Government urged to act over rising numbers of seabird deaths linked to avian flu

Conservationists have called for Scottish Government action as the number of seabird deaths linked to avian flu continues to soar.

Urgent calls have been made for a response plan to the thousands of dead seabirds found on Scotland’s coastline.

Highly Pathogenic Avian Influenza has swept through colonies, affecting various species.

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It is estimated that more than 1,000 gannets and many hundreds of great skuas have been found dead so far, according to reports.

The Bass Rock is a haven for many species of seabirds

Staff monitoring the world’s largest colony of Northern gannets on the Bass Rock off the East Lothian coast fear it could be the next to be seriously affected.

Remote colonies around the Scottish coastline have been littered with dead and dying seabirds and other waterfowl in increasing numbers.

Scotland has 60% of the world’s population of breeding great skuas and 46% of breeding gannets with hundreds of both species reported dead already.

RSPB Scotland has urged the Scottish Government and NatureScot to ensure measures are put in place to reduce any further threat.

This gannet washed up dead on an East Lothian beach last weekend. Picture: Ilona Amos

Other species affected include sandwich and Arctic terns, with reports of high mortality at a colony on the Mull of Galloway where a number of dead guillemots have also been found.

Colonies of birds in Shetland, Fair Isle, Orkney, the Western Isles, Handa, the Flannan Isles, St Kilda, and Troup Head have all been affected.

Restrictions were put in place in Shetland last week following a confirmed outbreak of bird flu in a commercial flock.

And East Lothian Council this week issued health advice to anyone coming across a stricken or dead bird on its shores.

It followed dozens of wild birds dying in a suspected avian flu outbreak at Loch Fleet, near Golspie in Sutherland, last month.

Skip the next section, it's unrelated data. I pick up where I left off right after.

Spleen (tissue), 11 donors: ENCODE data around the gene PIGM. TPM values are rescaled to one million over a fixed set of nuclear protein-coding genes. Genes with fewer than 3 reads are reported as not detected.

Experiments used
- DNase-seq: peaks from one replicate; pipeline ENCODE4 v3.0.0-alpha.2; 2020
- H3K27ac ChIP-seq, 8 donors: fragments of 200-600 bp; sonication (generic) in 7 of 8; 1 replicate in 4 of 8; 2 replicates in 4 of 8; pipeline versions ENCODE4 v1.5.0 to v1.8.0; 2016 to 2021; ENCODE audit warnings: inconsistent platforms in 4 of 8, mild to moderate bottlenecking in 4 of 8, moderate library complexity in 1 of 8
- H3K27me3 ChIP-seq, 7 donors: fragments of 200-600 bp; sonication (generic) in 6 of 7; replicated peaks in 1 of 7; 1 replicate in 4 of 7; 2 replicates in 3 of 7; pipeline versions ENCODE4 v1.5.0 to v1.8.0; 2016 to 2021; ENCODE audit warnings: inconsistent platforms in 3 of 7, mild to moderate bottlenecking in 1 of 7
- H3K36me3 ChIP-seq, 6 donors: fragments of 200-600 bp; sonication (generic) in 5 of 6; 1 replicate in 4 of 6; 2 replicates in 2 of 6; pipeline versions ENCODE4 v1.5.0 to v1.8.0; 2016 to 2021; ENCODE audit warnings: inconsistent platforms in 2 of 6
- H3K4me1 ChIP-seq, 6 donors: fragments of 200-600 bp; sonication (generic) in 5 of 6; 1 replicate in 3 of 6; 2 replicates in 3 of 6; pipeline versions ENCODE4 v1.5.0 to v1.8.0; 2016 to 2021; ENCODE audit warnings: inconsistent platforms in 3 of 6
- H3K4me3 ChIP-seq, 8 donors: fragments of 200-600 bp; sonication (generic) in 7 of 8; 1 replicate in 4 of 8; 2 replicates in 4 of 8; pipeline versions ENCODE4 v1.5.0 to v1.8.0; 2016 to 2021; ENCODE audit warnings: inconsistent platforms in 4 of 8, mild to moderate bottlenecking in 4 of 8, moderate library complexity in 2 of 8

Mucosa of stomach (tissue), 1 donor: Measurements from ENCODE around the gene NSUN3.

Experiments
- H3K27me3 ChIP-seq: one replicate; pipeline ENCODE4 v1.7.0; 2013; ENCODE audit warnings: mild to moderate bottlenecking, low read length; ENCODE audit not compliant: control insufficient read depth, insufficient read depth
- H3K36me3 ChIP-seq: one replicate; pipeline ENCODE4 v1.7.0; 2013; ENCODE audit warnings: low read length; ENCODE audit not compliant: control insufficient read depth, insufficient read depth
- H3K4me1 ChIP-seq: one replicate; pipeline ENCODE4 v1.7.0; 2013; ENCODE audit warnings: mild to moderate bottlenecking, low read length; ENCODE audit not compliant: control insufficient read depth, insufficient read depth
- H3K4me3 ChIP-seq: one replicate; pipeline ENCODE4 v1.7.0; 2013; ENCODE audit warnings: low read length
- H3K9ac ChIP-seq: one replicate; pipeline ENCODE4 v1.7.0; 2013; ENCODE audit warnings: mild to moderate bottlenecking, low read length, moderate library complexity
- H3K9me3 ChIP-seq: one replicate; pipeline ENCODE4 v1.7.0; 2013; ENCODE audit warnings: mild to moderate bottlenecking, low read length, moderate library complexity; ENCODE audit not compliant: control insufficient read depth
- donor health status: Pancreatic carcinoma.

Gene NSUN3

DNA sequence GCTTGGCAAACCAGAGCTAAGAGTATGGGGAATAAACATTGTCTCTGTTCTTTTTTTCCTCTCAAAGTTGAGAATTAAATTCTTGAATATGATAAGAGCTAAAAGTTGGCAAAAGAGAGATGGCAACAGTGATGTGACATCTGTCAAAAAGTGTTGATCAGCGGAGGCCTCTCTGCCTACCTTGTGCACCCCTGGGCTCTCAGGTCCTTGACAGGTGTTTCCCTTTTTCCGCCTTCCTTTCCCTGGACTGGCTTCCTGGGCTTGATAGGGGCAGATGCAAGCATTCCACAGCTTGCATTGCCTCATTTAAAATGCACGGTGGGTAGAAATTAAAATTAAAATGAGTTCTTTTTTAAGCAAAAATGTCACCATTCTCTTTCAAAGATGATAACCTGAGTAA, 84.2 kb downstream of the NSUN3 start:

Stewart Bain, of the RSPB, urged anyone who sees sick or dead birds toto report them, adding: “This will help give a clearer picture of the situation and inform how it is dealt with.”

Mr Bain said members of the public should take extra care to not disturb nesting birds to help protect numbers that appear to be decreasing fast.

Last winter HPAI devastated numbers of barnacle geese in the Solway, between Cumbria and Wigtownshire, with estimates of a loss of more than a third of the world’s Svalbard population, according to RSPB.

Dead gannets have been found daily on the East Lothian coast since the start of this month – often in groups of ten or more which are “inevitably” linked to Bass Rock. The number of deaths have been described as “significantly higher” than what would usually be expected.

On Wednesday experts from the Department for Environment, Food and Rural Affairs (Defra) took a number of the seabirds found on the Bass Rock and beaches around North Berwick to test them for H5N1 subtype of avian influenza.

The Scottish Seabird Centre based in North Berwick is in discussion with other organisations about the possibility of a drone survey with some other organisations.

Chief executive, Susan Davies, also called for a wild bird response group to help coordinate the reaction to the outbreak to protect the 140,000 gannets and other birds on the Bass Rock.

She said: “We cannot predict what kind of fatality that would be. It is a watch and wait game that we are in.”

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